In the soil-dwelling Gram-positive bacterium, Streptomyces lividans, three DyPs are present. Based on sequence analysis, two are classed as A-types, each possessing a signal sequence that locates them in the extracytoplasmic environment. The third is a B-type, which from the absence of a signal sequence remains located in the cytoplasm. The physiological substrates for these S. lividans DyPs remain unknown, but one of the A-types (Dye-type peroxidase A; DtpA) has been implicated in a copper trafficking pathway that regulates a morphological development step in the life-cycle of S. lividans [40]. Despite the presence of multiple DyP encoding genes in many bacterial and fungal genomes, only a handful of rather fractured studies enable some comparisons of the structural and kinetic properties of DyPs from the same organism [41,42,43,44]. We have, therefore, focused on a holistic approach using the three S. lividans DyPs to decipher mechanistic intricacies of Compound I formation. This mini review highlights recent structural and kinetic approaches taken to investigate these S. lividans DyPs and presents a new framework for understanding different mechanisms of Compound I formation adopted by DyPs. It also focuses on the need to pay careful attention to the often insidious effects of X-ray radiation, used in crystallographic data collection, on the metal site structure, so as to avoid misinterpretation and misassignment of structures to particular redox states.

Validation of redox state in X-ray structures is essential for deciphering mechanism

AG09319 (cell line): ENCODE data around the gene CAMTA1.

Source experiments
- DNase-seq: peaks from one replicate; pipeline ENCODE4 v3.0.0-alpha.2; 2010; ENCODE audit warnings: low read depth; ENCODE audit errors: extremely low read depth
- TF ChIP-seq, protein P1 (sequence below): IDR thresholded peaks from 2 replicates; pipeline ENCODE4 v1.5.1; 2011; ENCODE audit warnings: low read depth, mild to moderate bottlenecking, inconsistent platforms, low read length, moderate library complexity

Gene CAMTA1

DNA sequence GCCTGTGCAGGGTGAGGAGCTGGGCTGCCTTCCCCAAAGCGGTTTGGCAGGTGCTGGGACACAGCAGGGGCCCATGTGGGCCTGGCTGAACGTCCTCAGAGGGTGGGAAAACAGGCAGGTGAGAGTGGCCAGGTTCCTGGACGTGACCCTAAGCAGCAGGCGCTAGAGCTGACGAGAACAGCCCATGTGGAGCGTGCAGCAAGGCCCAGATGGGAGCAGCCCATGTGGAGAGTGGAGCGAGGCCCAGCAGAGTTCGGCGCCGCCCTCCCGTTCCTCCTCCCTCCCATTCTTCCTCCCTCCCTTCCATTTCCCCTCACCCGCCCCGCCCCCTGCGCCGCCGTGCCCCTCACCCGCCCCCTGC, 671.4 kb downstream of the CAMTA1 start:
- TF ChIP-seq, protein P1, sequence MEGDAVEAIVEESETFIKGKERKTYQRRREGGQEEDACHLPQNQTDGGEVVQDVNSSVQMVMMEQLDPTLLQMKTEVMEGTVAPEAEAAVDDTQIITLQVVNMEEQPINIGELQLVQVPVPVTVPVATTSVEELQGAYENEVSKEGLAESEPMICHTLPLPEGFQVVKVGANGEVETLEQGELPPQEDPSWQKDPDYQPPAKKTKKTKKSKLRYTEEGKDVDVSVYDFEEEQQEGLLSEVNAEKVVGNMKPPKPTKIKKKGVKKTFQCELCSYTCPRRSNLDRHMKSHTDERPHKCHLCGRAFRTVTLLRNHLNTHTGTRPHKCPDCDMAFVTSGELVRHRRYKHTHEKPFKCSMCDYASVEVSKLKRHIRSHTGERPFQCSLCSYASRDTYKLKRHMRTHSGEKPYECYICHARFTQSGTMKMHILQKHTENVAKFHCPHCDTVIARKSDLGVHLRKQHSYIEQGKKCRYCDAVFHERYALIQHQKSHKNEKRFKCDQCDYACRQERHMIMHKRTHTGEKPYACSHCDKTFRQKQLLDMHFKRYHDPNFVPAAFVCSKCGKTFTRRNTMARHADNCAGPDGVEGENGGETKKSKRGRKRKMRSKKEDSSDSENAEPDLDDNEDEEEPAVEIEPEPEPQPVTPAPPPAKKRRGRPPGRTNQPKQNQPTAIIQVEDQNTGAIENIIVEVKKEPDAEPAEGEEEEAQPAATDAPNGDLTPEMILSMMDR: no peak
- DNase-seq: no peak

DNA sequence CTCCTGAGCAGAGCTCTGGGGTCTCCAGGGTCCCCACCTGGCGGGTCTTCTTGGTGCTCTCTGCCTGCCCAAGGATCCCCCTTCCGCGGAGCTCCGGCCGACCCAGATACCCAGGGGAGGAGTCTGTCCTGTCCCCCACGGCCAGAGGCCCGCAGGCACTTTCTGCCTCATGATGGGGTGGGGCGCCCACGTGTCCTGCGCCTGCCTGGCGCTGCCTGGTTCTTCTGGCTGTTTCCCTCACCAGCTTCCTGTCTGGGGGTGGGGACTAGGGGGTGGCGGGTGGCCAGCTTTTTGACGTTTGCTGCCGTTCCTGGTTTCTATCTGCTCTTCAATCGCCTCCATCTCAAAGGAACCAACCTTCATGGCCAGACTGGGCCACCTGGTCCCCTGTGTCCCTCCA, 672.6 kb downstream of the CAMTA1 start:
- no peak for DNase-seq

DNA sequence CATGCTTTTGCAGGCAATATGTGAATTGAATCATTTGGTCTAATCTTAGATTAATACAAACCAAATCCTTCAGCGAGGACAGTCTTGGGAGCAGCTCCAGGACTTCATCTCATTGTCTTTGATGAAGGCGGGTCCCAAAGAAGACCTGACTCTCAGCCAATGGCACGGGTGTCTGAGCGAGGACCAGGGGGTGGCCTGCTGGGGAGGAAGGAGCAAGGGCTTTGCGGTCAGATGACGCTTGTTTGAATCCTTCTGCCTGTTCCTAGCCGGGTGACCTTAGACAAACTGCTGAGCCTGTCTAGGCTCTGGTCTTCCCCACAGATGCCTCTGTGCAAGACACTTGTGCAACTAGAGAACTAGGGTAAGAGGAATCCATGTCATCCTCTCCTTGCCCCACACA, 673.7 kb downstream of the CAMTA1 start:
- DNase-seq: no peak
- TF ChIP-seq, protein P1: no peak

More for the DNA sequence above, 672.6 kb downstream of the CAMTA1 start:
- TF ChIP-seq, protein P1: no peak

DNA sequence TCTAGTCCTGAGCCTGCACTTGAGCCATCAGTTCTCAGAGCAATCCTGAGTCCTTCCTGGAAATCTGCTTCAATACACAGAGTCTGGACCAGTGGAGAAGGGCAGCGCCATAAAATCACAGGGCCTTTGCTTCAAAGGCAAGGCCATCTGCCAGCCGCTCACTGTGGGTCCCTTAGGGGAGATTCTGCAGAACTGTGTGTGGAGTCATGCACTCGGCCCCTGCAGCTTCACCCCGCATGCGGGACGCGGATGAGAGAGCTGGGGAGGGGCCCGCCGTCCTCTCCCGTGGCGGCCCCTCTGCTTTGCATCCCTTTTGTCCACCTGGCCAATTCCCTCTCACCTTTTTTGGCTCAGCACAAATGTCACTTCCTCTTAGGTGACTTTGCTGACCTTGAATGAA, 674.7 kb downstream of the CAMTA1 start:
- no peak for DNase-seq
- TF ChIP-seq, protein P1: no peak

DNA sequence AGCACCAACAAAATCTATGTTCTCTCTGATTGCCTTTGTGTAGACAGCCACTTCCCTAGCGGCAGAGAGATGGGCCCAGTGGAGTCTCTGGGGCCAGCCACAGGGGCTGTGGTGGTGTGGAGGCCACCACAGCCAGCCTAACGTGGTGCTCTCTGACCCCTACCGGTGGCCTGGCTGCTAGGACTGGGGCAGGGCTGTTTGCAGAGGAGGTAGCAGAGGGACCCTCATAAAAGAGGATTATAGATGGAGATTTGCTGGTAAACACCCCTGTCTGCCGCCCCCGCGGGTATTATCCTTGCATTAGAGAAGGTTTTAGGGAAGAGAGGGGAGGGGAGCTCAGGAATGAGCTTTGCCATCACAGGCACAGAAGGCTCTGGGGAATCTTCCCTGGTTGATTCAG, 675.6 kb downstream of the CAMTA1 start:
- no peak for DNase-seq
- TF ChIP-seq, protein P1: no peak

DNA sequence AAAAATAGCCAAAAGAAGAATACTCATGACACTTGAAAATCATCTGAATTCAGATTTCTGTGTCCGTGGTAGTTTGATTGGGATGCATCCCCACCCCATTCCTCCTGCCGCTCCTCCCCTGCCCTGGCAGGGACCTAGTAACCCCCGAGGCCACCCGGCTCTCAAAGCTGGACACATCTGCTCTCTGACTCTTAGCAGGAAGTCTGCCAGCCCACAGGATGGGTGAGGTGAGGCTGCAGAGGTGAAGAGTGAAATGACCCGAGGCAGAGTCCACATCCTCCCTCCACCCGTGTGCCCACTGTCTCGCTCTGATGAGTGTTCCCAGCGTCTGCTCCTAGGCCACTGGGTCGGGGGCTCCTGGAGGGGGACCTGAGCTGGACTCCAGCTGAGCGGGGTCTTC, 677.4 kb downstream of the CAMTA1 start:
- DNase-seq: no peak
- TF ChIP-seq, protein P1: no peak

With the advent of high brilliance synchrotron radiation sources and their high-throughput data collection capabilities, X-ray crystal structure determination of proteins and enzymes has become a relatively routine and increasingly automated process, with the often high-resolution structures obtained used to assist in the interpretation of mechanism. It is now recognised that if the appropriate experimental safeguards in the collection of X-ray diffraction data have not been put in place, there is a danger of a mismatch between the determined structures and mechanism [45]. This is because the high-intensity X-rays generated at synchrotron sources are partially absorbed by protein crystals, all of which have a high water content. Radiolysis of this water produces multiple radical species including a large number of solvated photoelectrons that can cause not only global radiation damage (i.e. degradation of the crystalline order and hence diffracting properties of the crystal, which to a certain extant can be countered by cryo-cooling the crystals to 100 K), but also site-specific radiation damage [46,47,48]. This site-specific radiation damage can, in the case of metalloenzymes, reduce redox active metals via solvated photoelectrons and hence change the coordination geometry and the coupled protein structure. Thus, site-specific radiation damage is a particular concern for the determination of heme-Fe redox states in peroxidases [45, 49], with the resting state FeIII and high-valent FeIV species both exquisitely susceptible to site-specific radiation damage. Such damage can occur at X-ray doses at least three orders of magnitude lower than the 20–30 MGy range, which is an acceptable absorbed dose limit for global radiation under cryo-cooled conditions [50, 51]. The very low doses required for redox state changes essentially rule out the effective determination of non-damaged states from single crystals at either cryogenic or room temperature. Lowering the X-ray flux, for example by using an in-house diffractometer or a very attenuated synchrotron beam would require either a greatly increased data collection time (thereby incurring a similar dose as using a more intense source for a shorter time) or accepting a much lower resolution dataset which may not reveal the details of the metal centre environment. Therefore, to capture intact (i.e. free of radiation-induced damage) or near-intact structural data from radiation-sensitive FeIII and FeIV heme species using X-ray crystallography, two general approaches have been developed (i) low-dose composite (i.e. multi-crystal) structures coupled with single crystal spectroscopy to validate redox state before and after X-ray exposure (near-intact) [35, 39, 52,53,54,55] and (ii) the use of X-ray free electron lasers (XFELs, zero effective dose) [35, 56, 57].